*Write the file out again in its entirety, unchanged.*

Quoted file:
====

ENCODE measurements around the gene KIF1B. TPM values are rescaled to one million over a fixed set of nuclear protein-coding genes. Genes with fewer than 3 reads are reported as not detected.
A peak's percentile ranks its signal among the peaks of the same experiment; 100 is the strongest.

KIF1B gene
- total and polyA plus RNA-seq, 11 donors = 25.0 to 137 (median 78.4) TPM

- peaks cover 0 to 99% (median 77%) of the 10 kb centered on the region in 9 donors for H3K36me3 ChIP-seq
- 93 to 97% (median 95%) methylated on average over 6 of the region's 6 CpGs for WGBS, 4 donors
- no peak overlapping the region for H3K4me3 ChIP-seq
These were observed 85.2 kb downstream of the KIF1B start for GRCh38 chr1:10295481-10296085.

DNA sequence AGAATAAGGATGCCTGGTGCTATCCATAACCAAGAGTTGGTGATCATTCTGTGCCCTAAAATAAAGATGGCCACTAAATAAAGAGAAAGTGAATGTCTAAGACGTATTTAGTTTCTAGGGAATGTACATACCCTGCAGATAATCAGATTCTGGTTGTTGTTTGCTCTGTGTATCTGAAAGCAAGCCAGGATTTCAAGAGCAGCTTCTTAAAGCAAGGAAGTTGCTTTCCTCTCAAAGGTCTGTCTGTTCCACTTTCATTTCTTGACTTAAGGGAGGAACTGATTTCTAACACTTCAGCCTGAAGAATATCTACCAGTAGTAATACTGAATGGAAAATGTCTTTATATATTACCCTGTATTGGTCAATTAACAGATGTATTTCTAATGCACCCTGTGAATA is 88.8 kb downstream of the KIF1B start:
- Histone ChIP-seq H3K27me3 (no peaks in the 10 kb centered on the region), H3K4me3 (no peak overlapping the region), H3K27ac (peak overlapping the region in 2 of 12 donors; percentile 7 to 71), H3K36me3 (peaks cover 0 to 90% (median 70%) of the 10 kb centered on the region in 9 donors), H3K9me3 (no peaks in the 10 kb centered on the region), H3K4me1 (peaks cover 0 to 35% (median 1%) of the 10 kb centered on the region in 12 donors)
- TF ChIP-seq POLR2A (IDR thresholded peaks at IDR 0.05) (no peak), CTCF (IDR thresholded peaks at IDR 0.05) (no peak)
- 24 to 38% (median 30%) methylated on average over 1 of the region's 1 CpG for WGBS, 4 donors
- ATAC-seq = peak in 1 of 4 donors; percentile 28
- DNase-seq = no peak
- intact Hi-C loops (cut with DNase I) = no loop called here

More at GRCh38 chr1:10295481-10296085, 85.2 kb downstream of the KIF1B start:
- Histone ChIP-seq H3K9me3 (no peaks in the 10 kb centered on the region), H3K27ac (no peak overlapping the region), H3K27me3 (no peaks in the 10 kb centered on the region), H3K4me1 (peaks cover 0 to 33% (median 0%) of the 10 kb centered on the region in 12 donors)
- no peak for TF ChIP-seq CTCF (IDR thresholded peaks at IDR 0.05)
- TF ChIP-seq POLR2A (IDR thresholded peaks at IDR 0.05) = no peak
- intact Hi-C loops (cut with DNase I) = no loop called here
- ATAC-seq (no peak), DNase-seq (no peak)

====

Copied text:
ENCODE measurements around the gene KIF1B. TPM values are rescaled to one million over a fixed set of nuclear protein-coding genes. Genes with fewer than 3 reads are reported as not detected.
A peak's percentile ranks its signal among the peaks of the same experiment; 100 is the strongest.

KIF1B gene
- total and polyA plus RNA-seq, 11 donors = 25.0 to 137 (median 78.4) TPM

- peaks cover 0 to 99% (median 77%) of the 10 kb centered on the region in 9 donors for H3K36me3 ChIP-seq
- 93 to 97% (median 95%) methylated on average over 6 of the region's 6 CpGs for WGBS, 4 donors
- no peak overlapping the region for H3K4me3 ChIP-seq
These were observed 85.2 kb downstream of the KIF1B start for GRCh38 chr1:10295481-10296085.

DNA sequence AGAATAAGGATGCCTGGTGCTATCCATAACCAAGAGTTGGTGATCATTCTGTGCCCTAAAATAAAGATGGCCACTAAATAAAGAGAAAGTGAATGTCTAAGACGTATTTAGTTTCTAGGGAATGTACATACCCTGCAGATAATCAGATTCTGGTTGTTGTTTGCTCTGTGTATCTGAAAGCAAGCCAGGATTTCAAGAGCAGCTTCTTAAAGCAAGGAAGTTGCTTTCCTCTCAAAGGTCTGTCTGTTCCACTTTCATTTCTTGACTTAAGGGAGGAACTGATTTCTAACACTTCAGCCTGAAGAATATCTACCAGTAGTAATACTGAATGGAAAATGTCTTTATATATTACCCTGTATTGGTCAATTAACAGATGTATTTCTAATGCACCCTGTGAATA is 88.8 kb downstream of the KIF1B start:
- Histone ChIP-seq H3K27me3 (no peaks in the 10 kb centered on the region), H3K4me3 (no peak overlapping the region), H3K27ac (peak overlapping the region in 2 of 12 donors; percentile 7 to 71), H3K36me3 (peaks cover 0 to 90% (median 70%) of the 10 kb centered on the region in 9 donors), H3K9me3 (no peaks in the 10 kb centered on the region), H3K4me1 (peaks cover 0 to 35% (median 1%) of the 10 kb centered on the region in 12 donors)
- TF ChIP-seq POLR2A (IDR thresholded peaks at IDR 0.05) (no peak), CTCF (IDR thresholded peaks at IDR 0.05) (no peak)
- 24 to 38% (median 30%) methylated on average over 1 of the region's 1 CpG for WGBS, 4 donors
- ATAC-seq = peak in 1 of 4 donors; percentile 28
- DNase-seq = no peak
- intact Hi-C loops (cut with DNase I) = no loop called here

More at GRCh38 chr1:10295481-10296085, 85.2 kb downstream of the KIF1B start:
- Histone ChIP-seq H3K9me3 (no peaks in the 10 kb centered on the region), H3K27ac (no peak overlapping the region), H3K27me3 (no peaks in the 10 kb centered on the region), H3K4me1 (peaks cover 0 to 33% (median 0%) of the 10 kb centered on the region in 12 donors)
- no peak for TF ChIP-seq CTCF (IDR thresholded peaks at IDR 0.05)
- TF ChIP-seq POLR2A (IDR thresholded peaks at IDR 0.05) = no peak
- intact Hi-C loops (cut with DNase I) = no loop called here
- ATAC-seq (no peak), DNase-seq (no peak)